Rewind?

I’ve met some new brewers and spoken with some on forums recently. It got me thinking what it was like to be a noob at homebrewing…tehcnically for the second time. I brewed many many years ago and just took it up again a few years ago. Wow, did things change or what? Anyways, I was thinking how nice it would have been to be guided on what direction to take when I started out. There are so many choices it is overwhelming. Here are my thoughts for a noob.

READ
Check out the forums. Do the three Ls: LURK, LEECH, LISTEN. You are a noob, you have a million questions. Try to find out the answers yourself before you ask a billion questions on a forum. When you do ask a question, be clear and to the point. If you did the three Ls for a while, you’ll know if a responder is giving you good advice or note. Don’t let all the information swamp your brain. Remember that you are a beginner. Ride the tricycle for a while. You’ll make better beer earlier in your hobby than someone who jumps into the deep end, tackling every new trend within 6 months of brewing. You have plenty of time to master your hobby. Slow and easy wins this race. Keep the cinnamon banana black hefeweizen recipe idea until you understand how to brew a decent hefeweizen first, how much cinnamon to use in a batch second, how to get the best banana flavor in a beer third, and lastly how to make a beer black without affecting flavor. Your mouth will thank you. Really. Brew the basics first. You don’t realize how many off flavors are being hidden by brewing big flavored beers. Once you can brew a light pale ale without off flavors you’ll be able to brew bigger beers better.

Stick with extract for a while.
All grain is fun and ends up being a goal for most brewers. But. There are so many new skills to learn, why not leave mashing until you’ve gotten good at some of the basics? You can make really good beer with extract so you get to drink good beer while you master the basics. There are some great extract kits for every type of beer you can imagine out there. There are loads of extract recipes online and in books. You can use software to convert all grain to extract recipes. And the quality of extract is top notch these days.

Cleaning/sanitizing
Get this down pat. Learn how to clean and how to sanitize and understand the difference between the two. You really don’t have to go nutty on it, but you need to become thorough with it.

I use no name OxiClean unscented for my cleaning. It rips through anything I’ve encountered homebrewing. I use it 1 tablespoon to 5 gallons of hot water. I’ll fill up my carboy after fermenting and let it sit on the counter for a day or so and the krausen magically sloughs off. On bottle day I put a tablespoon in my dishwasher and set it on heat dry and superscrub mode.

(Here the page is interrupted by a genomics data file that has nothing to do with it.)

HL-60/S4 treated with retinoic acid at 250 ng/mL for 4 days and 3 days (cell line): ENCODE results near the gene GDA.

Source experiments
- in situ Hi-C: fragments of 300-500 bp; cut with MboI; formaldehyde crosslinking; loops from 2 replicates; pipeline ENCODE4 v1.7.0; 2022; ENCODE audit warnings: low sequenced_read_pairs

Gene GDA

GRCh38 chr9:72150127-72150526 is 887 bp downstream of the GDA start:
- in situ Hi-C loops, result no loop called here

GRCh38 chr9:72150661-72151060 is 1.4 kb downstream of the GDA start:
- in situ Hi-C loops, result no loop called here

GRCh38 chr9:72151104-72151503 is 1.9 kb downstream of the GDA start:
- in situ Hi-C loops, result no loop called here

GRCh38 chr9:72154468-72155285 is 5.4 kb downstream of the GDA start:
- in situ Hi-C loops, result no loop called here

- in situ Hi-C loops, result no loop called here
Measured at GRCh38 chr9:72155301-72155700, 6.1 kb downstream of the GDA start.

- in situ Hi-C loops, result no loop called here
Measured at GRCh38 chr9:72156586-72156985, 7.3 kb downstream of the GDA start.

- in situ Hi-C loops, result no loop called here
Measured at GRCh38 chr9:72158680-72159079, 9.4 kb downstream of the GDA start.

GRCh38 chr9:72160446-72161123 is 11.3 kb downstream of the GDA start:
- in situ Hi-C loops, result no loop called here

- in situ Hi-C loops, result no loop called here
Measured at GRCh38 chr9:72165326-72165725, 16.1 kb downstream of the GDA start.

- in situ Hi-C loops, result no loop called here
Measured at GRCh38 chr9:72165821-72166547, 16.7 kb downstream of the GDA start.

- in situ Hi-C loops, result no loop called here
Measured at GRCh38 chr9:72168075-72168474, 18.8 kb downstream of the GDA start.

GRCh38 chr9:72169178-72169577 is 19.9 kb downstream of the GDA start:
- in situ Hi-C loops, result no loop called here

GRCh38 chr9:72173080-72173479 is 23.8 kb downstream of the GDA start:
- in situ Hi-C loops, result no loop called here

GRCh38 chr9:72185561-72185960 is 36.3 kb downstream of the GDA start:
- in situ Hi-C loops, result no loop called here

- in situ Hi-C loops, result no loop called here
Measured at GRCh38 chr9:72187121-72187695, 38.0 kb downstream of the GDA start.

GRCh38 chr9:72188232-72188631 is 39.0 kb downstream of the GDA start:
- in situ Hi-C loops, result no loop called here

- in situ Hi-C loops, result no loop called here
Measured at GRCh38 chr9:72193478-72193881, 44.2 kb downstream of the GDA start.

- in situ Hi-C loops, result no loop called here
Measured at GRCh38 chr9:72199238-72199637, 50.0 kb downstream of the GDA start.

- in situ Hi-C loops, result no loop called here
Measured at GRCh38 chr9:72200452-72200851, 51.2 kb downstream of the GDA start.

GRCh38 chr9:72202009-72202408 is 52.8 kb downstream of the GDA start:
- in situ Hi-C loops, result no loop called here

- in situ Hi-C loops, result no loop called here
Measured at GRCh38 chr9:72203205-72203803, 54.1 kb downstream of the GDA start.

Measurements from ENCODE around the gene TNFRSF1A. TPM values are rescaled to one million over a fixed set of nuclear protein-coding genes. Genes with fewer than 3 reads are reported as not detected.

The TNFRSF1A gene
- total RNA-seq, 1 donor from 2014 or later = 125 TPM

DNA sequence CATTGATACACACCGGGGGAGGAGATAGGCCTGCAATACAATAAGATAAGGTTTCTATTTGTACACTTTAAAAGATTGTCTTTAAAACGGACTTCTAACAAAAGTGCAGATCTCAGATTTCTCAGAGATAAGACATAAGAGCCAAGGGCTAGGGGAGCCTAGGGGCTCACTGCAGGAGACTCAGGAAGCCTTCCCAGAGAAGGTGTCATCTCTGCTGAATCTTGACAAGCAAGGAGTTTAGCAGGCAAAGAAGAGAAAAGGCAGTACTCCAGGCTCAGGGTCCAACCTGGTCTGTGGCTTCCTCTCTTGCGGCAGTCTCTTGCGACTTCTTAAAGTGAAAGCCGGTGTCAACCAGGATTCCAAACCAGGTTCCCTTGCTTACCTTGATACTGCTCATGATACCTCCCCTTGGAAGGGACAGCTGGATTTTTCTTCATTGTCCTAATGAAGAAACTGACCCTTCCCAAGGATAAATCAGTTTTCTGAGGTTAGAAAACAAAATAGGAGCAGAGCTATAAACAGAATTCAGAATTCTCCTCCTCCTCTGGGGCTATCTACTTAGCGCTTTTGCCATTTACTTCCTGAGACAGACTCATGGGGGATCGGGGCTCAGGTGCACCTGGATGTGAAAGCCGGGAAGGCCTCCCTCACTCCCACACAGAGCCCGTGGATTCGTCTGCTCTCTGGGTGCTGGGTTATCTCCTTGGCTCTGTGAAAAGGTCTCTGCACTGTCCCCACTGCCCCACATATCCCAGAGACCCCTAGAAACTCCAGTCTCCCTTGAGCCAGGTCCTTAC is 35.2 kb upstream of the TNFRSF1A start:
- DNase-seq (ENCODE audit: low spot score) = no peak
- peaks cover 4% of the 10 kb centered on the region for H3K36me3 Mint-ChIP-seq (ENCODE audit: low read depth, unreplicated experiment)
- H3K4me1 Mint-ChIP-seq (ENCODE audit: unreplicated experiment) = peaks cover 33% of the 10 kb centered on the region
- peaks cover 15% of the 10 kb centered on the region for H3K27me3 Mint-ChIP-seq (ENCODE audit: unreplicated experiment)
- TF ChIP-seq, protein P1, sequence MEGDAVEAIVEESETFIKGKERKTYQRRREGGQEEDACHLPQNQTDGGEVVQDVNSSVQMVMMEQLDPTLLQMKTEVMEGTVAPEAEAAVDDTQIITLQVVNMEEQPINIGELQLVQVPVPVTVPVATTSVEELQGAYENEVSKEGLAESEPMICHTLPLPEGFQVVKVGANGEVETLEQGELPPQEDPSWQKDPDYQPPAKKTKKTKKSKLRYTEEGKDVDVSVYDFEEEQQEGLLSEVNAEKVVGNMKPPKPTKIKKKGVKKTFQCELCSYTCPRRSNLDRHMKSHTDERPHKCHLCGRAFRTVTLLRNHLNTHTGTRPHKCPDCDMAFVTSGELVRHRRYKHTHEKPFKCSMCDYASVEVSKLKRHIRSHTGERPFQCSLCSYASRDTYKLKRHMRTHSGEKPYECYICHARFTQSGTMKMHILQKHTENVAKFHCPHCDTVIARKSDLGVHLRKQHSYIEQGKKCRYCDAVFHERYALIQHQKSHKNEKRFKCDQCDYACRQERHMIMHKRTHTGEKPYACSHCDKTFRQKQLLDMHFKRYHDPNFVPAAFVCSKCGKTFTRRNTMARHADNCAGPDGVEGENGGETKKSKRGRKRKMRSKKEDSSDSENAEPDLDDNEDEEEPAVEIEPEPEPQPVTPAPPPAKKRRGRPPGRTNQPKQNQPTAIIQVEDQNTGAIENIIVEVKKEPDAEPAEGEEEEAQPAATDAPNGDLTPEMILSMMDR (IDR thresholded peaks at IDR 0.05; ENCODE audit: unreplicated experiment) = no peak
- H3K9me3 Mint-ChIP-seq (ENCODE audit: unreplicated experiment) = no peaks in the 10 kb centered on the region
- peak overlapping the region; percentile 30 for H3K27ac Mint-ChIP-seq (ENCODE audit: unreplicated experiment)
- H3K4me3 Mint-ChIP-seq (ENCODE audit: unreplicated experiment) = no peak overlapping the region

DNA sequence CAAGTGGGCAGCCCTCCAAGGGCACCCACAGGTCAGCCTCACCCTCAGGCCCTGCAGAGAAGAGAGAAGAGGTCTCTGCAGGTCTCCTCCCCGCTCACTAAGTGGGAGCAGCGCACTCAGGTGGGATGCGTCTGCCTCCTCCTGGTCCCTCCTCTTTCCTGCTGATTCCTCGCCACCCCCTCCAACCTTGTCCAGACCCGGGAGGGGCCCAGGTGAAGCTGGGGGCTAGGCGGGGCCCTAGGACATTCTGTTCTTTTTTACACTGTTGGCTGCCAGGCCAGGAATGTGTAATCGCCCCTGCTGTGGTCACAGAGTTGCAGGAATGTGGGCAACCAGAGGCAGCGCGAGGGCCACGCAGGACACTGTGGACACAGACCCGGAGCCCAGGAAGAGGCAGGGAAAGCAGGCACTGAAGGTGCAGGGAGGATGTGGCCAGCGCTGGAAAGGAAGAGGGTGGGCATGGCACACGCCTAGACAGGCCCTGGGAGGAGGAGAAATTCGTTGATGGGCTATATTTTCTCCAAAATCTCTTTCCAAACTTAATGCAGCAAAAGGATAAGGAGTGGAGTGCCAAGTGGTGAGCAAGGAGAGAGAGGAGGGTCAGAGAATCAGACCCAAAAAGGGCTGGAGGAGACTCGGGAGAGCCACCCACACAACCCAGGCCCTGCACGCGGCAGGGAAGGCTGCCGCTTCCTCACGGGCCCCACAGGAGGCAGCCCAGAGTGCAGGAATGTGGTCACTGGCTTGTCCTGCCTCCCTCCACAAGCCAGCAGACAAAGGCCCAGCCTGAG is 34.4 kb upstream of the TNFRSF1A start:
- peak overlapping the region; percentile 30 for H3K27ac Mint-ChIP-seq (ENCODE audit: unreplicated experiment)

I use Iodophor for my sanitizing. Iodine has been used forever for sterlizing in the medical field so it has a good long track record. It is also soft metal friendly so you don’t have to worry about your copper wort chiller or aluminum pot. I can also see it and smell it in my water. It doesn’t keep as long as others such as StarSan but it is cheap, effective, and easy to use so I’ll stick with it.

Dry yeast
Stick with the dry yeast for a while. It will limit you a bit on the styles of beers you can brew, but again you can master other skills first before you tackle starters. US-05 is a great yeast that will brew any ale requiring a clean taste. Nottingham can do the same if it is fermented cold or you can add fruity esters if it is fermented a little warmer. Fermentis T-58 is your go to for Belgian beers. I can’t comment on other dry yeasts but I am sure there are some more decent ones.

Rock your carboy or bucket for oxygenation or make a venturi in your siphon for now, learn oxygen later.

Partial Boil
Moving to full boil is an important big step but stick with partial boils to start with. You’ll need a wort chiller (or do no chill) once you make the jump, so again, keep it simple for a while and learn the basics. With partial boils, you can do kitchen brewing. Things inside are cleaner and the volumes you deal with are lower making it easier to handle.

Temperature Control
This would be my first thing to focus on. Whether it be a swamp cooler or a full on fermentation chamber, proper ferment temperature can seal the deal. Take a great recipe brewed expertly and ferment it at whatever temperatures your room fluctuates to and you are asking for a lousy beer. The first time I controlled my temperature there was an amazing difference in my beers. I cannot stress it enough, get your temperatures in check or brew beers that fit your environment.

I went for quite a while using a plastic bin filled with water and the carboy or bucket in it. I swapped out frozen jugs of water morning and night and found the temperatures to hold in the low 60s, perfect for ales. In the winter, my basement is cold so I swapped the ice jugs out for an aquarium heater where I could hold the temperature where I wanted it. I could have gone on with this forever, in fact I still use the bin sometimes.

Then came the temperature controller. Another great step in beer quality. I built my own controller from an STC 9000 unit you can find cheap on ebay. Heating and cooling all in one digital unit. I hooked mine up to a freezer I got for free on Craigslist. My heat circuit goes to the aquarium heater. I still use the bin full of water in the bottom of the freezer as it makes a nice heat sink to hold temperatures better. My sensor sits in the water bath. Now I can, and am doing lagers!